Australian Health Practitioner Regulation Agency - Former practitioner loses latest appeal following hospital dismissal and registration refusal
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Former practitioner loses latest appeal following hospital dismissal and registration refusal

15 Oct 2020

A Queensland court has dismissed an appeal relating to an outcome 10 years ago.

The Queensland Court of Appeal (COA) has dismissed Mr John Chibanda’s application for an extension of time to jointly appeal a 2010 decision made by the then Medical Board of Queensland (MBQ) to refuse his renewal for special purpose registration, as well as a separate decision made by Queensland Health in relation to his performance.

Mr Chibanda graduated from the University of Zimbabwe and obtained special purpose registration to work in Emerald, Queensland in 2008 and 2009. In September 2009, Queensland Health raised issues about Mr Chibanda’s performance and in November 2009 he was suspended by Queensland Health pending an investigation and disciplinary action.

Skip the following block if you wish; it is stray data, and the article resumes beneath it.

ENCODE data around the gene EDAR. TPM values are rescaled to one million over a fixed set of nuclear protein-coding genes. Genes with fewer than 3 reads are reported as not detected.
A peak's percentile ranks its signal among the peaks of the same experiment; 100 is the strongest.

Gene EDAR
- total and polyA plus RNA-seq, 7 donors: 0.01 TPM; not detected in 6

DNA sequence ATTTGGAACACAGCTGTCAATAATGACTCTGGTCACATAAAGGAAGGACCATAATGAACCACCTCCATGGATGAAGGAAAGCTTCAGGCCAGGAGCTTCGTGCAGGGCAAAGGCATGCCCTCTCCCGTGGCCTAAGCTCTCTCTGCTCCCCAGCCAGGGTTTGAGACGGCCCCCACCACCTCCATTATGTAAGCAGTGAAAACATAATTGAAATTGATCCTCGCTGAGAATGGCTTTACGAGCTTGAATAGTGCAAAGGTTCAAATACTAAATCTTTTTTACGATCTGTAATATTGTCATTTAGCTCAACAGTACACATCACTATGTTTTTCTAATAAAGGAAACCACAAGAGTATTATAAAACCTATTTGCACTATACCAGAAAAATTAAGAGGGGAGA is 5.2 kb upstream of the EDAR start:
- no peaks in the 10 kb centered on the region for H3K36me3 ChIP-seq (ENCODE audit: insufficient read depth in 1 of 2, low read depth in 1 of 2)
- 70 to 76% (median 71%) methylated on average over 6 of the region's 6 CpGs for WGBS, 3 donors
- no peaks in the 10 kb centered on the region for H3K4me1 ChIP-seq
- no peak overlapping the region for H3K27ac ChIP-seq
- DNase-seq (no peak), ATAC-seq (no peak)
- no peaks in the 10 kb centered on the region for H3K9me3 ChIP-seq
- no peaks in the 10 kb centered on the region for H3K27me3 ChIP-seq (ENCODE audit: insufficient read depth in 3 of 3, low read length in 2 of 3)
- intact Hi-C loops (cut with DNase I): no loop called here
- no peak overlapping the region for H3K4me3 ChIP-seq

The MBQ subsequently commenced an investigation into these matters and in relation to a criminal conviction Mr Chibanda received in Zimbabwe. On 17 February 2010, MBQ refused Mr Chibanda’s application for renewal of special purpose registration. Mr Chibanda’s employment with Queensland Health was terminated. Mr Chibanda also appealed the outcome by way of judicial review in the Supreme Court which was dismissed in June 2018. It was following this decision that Mr Chibanda subsequently filed an appeal in the COA in August 2018.

On 30 June 2020, the COA:

  • granted Mr Chibanda an extension of time to file the appeal (which was not opposed);
  • dismissed Mr Chibanda's application to adduce fresh evidence regarding the delay in applying for Judicial review; and
  • dismissed the appeal with costs, noting that no error has been identified and that 'as the application for judicial review and the appeal face fundamental difficulties, it is unnecessary to analyse the grounds of appeal.'

Mr Chibanda was ordered to pay the Board’s costs.

The full findings are available on the Austlii website. The 2018 Supreme Court decision can be found here.

Page reviewed 15/10/2020